Art Students League of Denver

200 Grant Street

Art Student League of Denver

One hundred and twenty-five years ago, an eccentric architect with a dubious reputation designed this building as a public school under then-mayor Robert Speer’s “City Beautiful” campaign. Today, the building still acts as a school, but now houses a nonprofit artist community of teachers and students modeled after the Art Students League of New York.

Henry Dozier dabbled unsuccessfully in multiple professions, possessed a documented criminal record, and had a large family of nine children that he was accused more than once of neglecting. As an architect, however, Dozier was skilled, respected and proficient, designing many respected buildings, mostly across the American West. The Sherman School building, that now houses the Art Students League of Denver (ASLD), is one of just a few of his works that survives in Denver. As a public school originally, it embodied the ideals of the City Beautiful movement that swept America around the turn of the 20th century, seeking to create a more harmonious and virtuous society through the use of grand civic architecture and high aesthetic designs.

The school is an example of Richardsonian Romanesque architecture, as evidenced by the large semicircular arches, rustic stone façade and contrasting colors in the masonry. It is a three-story building, square in shape, sitting at the corner of East 2nd Avenue and Grant Street across from a community garden in a residential neighborhood. The exterior is red brick in a running bond with heavy accenting in sandstone. Orange Manitou sandstone forms a large base at ground level and decorative bands of it run the full perimeter of the building, doubling as lintels and sills for windows. More finely dressed stone is used at the front façade to form the large entry arch that faces west towards Grant Street. Corinthian pilasters decorate the entry and the windows above it, and carved stone pieces highlight accents and window mullions across the front façade. Windows are large and arched with transom glass on the first floor. They are configured as double windows of taller rectangles on the lower level and upper floor. The roof is a shallow hip, punctured by four chimneys, with pronounced eaves accented with dentils. The site also includes an outbuilding, the annex, built in 1920 as a kindergarten, and a garden area on the north side of the main structure.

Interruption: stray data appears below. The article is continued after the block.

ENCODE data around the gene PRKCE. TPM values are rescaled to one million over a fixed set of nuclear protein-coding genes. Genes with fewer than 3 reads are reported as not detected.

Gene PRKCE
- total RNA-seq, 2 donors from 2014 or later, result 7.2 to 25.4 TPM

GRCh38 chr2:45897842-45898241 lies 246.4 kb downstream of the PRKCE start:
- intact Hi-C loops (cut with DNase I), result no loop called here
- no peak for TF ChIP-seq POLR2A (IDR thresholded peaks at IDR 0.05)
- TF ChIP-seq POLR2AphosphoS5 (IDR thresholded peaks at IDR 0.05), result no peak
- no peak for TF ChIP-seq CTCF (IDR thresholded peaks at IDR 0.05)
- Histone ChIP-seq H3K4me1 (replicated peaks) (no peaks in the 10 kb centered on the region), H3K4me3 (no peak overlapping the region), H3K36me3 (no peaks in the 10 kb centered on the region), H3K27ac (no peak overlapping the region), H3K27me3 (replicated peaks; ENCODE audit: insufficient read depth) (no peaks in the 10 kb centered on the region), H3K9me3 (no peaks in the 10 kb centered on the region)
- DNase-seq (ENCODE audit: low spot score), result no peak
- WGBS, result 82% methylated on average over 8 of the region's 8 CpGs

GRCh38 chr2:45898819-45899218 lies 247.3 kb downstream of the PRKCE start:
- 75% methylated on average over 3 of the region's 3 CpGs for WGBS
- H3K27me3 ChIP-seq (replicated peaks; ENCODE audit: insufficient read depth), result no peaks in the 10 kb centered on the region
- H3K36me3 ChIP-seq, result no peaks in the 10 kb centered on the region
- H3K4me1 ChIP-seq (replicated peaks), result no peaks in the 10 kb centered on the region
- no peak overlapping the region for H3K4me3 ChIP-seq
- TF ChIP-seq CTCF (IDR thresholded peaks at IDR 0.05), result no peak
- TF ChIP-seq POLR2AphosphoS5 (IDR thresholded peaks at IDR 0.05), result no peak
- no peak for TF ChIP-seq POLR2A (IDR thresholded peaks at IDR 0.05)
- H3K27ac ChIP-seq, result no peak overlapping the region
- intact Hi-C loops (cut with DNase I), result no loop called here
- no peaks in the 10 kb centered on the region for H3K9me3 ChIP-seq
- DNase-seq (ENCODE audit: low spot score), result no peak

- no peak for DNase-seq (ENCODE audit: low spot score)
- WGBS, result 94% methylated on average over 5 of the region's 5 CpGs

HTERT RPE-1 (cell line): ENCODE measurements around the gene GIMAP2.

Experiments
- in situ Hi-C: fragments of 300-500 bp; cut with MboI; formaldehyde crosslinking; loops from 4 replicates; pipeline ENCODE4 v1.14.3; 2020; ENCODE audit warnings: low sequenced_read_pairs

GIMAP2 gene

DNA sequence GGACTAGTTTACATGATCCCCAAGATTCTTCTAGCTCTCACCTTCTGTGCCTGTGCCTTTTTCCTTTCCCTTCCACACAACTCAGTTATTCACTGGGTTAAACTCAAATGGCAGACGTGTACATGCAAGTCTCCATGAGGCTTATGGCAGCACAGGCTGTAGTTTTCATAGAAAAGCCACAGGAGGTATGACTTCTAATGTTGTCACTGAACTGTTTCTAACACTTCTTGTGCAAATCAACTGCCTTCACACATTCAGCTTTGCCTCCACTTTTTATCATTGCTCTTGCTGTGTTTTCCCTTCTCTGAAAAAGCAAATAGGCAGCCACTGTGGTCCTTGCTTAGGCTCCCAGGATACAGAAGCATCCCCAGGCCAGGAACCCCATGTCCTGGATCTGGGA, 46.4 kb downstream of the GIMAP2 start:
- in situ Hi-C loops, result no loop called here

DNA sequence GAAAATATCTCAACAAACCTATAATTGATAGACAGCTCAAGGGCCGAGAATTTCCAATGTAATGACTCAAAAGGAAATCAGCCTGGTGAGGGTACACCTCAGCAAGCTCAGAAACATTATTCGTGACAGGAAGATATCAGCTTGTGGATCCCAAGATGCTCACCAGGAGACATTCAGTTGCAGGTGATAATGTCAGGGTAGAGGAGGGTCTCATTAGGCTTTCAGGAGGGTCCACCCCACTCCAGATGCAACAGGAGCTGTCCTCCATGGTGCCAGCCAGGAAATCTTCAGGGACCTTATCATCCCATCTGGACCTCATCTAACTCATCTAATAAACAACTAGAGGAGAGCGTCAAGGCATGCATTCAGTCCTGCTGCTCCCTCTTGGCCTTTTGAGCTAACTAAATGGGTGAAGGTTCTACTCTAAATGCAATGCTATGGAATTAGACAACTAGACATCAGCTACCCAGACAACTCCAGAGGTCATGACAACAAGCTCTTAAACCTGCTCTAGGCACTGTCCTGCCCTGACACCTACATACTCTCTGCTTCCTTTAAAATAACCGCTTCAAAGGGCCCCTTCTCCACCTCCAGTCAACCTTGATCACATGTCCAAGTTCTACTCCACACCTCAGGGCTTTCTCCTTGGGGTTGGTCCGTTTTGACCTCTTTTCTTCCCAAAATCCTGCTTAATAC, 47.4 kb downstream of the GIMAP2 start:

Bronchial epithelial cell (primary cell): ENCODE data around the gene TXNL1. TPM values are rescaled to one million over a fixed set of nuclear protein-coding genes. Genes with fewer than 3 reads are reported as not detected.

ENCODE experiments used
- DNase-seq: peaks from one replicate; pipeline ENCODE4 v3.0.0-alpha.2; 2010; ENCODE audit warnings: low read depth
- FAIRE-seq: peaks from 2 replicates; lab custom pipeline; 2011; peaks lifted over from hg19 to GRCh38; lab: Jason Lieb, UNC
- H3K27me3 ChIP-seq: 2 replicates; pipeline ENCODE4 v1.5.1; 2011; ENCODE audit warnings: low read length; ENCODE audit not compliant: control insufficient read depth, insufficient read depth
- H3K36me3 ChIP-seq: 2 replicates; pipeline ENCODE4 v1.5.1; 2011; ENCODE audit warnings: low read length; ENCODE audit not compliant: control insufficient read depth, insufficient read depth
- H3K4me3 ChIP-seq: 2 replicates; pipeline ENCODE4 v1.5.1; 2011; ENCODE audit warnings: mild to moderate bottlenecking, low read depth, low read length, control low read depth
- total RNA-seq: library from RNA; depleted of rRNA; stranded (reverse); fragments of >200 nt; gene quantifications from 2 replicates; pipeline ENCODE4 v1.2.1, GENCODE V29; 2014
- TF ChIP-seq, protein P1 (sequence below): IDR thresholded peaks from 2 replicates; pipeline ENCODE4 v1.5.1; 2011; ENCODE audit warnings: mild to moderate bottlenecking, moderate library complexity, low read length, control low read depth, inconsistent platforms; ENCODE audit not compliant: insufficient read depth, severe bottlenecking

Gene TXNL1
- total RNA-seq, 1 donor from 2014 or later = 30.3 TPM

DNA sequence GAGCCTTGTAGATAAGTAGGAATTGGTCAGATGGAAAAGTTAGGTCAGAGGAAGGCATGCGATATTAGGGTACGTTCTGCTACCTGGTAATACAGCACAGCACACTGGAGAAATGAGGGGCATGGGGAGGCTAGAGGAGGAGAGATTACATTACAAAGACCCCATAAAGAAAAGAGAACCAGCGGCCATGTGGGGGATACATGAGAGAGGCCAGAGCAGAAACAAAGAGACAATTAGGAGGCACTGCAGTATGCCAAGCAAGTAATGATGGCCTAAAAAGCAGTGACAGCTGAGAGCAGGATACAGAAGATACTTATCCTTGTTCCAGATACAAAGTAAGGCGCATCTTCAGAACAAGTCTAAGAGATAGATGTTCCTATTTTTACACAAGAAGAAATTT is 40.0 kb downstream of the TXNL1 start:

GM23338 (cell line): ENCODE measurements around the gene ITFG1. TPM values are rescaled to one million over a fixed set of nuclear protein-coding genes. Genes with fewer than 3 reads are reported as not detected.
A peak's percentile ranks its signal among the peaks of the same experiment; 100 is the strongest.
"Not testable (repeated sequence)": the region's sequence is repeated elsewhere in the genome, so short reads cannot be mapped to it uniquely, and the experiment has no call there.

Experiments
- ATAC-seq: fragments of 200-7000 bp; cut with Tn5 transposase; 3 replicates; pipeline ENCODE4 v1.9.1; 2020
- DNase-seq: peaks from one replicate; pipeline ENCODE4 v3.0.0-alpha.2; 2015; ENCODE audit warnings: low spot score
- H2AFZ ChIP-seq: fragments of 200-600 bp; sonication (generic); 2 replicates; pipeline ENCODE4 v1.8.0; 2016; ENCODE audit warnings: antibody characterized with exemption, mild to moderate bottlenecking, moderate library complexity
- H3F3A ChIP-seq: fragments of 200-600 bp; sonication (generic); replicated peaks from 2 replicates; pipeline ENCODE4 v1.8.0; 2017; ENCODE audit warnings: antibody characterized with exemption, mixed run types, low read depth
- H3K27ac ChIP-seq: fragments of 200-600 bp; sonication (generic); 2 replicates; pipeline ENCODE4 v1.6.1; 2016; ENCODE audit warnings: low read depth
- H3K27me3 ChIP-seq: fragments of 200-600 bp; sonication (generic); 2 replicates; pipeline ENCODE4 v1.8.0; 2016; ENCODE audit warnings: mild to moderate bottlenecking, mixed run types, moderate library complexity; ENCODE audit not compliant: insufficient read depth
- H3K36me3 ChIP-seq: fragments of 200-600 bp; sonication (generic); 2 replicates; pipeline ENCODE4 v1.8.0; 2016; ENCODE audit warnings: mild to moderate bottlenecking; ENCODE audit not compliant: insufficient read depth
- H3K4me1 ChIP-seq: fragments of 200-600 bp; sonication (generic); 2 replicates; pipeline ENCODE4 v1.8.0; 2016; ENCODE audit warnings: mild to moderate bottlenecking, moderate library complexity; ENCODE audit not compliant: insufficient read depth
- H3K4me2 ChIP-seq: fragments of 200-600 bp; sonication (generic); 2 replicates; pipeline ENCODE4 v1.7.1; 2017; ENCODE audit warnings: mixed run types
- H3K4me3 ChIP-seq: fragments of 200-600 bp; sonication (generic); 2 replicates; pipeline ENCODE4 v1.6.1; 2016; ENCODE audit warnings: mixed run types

ASLD is a non-accredited, nonprofit, fine arts community center that nurtures lifelong growth through artistic expression. Their unique approach to teaching art is free of curriculum, encouraging students to explore their education without boundaries. They have served the community in this role for over 30 years.

References
About. Retrieved from https://asld.org/about.
Sherman Elementary School. Retrieved from https://www.historycolorado.org/location/shermanelementary-school.
Brantigan, C. O. (2016). Summary of Biographical Information Henry Dozier. Retrieved from http://www.drbrantigan.com/history/DOZIER%20public.pdf.

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